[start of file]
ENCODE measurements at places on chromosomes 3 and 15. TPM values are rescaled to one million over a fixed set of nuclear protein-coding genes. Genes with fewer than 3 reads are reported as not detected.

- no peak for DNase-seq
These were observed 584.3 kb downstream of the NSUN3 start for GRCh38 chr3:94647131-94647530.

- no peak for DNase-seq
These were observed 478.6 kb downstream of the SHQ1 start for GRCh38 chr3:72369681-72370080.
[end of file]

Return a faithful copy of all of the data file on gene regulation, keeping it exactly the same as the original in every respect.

ENCODE measurements at places on chromosomes 3 and 15. TPM values are rescaled to one million over a fixed set of nuclear protein-coding genes. Genes with fewer than 3 reads are reported as not detected.

- no peak for DNase-seq
These were observed 584.3 kb downstream of the NSUN3 start for GRCh38 chr3:94647131-94647530.

- no peak for DNase-seq
These were observed 478.6 kb downstream of the SHQ1 start for GRCh38 chr3:72369681-72370080.